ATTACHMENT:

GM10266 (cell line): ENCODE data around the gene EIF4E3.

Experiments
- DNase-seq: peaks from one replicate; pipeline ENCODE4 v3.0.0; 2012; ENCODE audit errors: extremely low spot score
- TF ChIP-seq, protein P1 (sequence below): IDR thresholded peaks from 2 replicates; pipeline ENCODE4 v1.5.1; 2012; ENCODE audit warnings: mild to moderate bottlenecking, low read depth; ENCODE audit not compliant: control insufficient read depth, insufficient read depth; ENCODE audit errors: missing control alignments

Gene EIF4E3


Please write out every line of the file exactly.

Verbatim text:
GM10266 (cell line): ENCODE data around the gene EIF4E3.

Experiments
- DNase-seq: peaks from one replicate; pipeline ENCODE4 v3.0.0; 2012; ENCODE audit errors: extremely low spot score
- TF ChIP-seq, protein P1 (sequence below): IDR thresholded peaks from 2 replicates; pipeline ENCODE4 v1.5.1; 2012; ENCODE audit warnings: mild to moderate bottlenecking, low read depth; ENCODE audit not compliant: control insufficient read depth, insufficient read depth; ENCODE audit errors: missing control alignments

Gene EIF4E3